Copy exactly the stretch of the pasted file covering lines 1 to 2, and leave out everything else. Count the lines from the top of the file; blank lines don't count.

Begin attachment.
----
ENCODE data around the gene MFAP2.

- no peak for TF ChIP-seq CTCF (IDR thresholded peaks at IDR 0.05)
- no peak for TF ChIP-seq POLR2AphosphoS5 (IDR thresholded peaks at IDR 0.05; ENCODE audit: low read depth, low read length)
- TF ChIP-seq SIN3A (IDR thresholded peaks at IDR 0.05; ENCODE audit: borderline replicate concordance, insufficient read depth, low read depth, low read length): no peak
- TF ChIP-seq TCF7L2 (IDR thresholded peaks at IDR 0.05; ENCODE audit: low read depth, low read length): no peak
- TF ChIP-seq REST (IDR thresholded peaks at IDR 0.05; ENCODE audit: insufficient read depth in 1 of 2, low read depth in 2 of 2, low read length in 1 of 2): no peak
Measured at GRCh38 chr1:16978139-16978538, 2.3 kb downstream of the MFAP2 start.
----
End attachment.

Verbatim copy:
ENCODE data around the gene MFAP2.

- no peak for TF ChIP-seq CTCF (IDR thresholded peaks at IDR 0.05)